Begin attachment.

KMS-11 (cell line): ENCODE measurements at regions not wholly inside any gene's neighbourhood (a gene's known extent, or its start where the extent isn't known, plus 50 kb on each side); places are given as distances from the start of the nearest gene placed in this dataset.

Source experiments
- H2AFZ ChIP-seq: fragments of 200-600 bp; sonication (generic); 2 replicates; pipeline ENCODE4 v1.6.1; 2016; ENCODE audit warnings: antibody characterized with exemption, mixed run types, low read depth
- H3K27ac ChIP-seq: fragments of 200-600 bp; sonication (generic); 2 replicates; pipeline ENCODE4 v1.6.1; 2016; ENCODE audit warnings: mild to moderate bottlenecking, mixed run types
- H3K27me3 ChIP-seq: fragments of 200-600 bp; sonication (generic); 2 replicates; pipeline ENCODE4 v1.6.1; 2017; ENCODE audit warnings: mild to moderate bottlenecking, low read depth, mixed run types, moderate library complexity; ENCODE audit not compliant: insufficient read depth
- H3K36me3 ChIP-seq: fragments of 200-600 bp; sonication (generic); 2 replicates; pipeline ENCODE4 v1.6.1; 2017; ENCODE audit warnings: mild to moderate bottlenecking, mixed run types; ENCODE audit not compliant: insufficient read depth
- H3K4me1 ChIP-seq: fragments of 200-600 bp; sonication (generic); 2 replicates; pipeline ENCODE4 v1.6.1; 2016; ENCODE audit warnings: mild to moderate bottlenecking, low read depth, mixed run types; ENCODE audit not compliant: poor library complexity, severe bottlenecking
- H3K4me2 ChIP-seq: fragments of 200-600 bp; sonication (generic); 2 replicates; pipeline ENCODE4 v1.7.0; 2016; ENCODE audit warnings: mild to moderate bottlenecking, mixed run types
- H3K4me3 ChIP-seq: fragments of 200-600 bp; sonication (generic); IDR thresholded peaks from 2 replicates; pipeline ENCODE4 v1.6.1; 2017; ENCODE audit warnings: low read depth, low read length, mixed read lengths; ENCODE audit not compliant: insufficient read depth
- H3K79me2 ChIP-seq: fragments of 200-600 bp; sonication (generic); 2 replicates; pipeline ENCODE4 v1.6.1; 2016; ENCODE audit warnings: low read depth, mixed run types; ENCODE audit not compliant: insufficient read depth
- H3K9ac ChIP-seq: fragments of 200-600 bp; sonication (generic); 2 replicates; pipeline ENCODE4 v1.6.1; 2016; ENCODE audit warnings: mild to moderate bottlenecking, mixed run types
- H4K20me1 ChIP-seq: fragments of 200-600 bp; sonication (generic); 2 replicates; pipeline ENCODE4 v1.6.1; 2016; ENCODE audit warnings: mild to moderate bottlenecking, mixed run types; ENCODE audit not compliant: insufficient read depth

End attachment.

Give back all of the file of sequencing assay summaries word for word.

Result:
KMS-11 (cell line): ENCODE measurements at regions not wholly inside any gene's neighbourhood (a gene's known extent, or its start where the extent isn't known, plus 50 kb on each side); places are given as distances from the start of the nearest gene placed in this dataset.

Source experiments
- H2AFZ ChIP-seq: fragments of 200-600 bp; sonication (generic); 2 replicates; pipeline ENCODE4 v1.6.1; 2016; ENCODE audit warnings: antibody characterized with exemption, mixed run types, low read depth
- H3K27ac ChIP-seq: fragments of 200-600 bp; sonication (generic); 2 replicates; pipeline ENCODE4 v1.6.1; 2016; ENCODE audit warnings: mild to moderate bottlenecking, mixed run types
- H3K27me3 ChIP-seq: fragments of 200-600 bp; sonication (generic); 2 replicates; pipeline ENCODE4 v1.6.1; 2017; ENCODE audit warnings: mild to moderate bottlenecking, low read depth, mixed run types, moderate library complexity; ENCODE audit not compliant: insufficient read depth
- H3K36me3 ChIP-seq: fragments of 200-600 bp; sonication (generic); 2 replicates; pipeline ENCODE4 v1.6.1; 2017; ENCODE audit warnings: mild to moderate bottlenecking, mixed run types; ENCODE audit not compliant: insufficient read depth
- H3K4me1 ChIP-seq: fragments of 200-600 bp; sonication (generic); 2 replicates; pipeline ENCODE4 v1.6.1; 2016; ENCODE audit warnings: mild to moderate bottlenecking, low read depth, mixed run types; ENCODE audit not compliant: poor library complexity, severe bottlenecking
- H3K4me2 ChIP-seq: fragments of 200-600 bp; sonication (generic); 2 replicates; pipeline ENCODE4 v1.7.0; 2016; ENCODE audit warnings: mild to moderate bottlenecking, mixed run types
- H3K4me3 ChIP-seq: fragments of 200-600 bp; sonication (generic); IDR thresholded peaks from 2 replicates; pipeline ENCODE4 v1.6.1; 2017; ENCODE audit warnings: low read depth, low read length, mixed read lengths; ENCODE audit not compliant: insufficient read depth
- H3K79me2 ChIP-seq: fragments of 200-600 bp; sonication (generic); 2 replicates; pipeline ENCODE4 v1.6.1; 2016; ENCODE audit warnings: low read depth, mixed run types; ENCODE audit not compliant: insufficient read depth
- H3K9ac ChIP-seq: fragments of 200-600 bp; sonication (generic); 2 replicates; pipeline ENCODE4 v1.6.1; 2016; ENCODE audit warnings: mild to moderate bottlenecking, mixed run types
- H4K20me1 ChIP-seq: fragments of 200-600 bp; sonication (generic); 2 replicates; pipeline ENCODE4 v1.6.1; 2016; ENCODE audit warnings: mild to moderate bottlenecking, mixed run types; ENCODE audit not compliant: insufficient read depth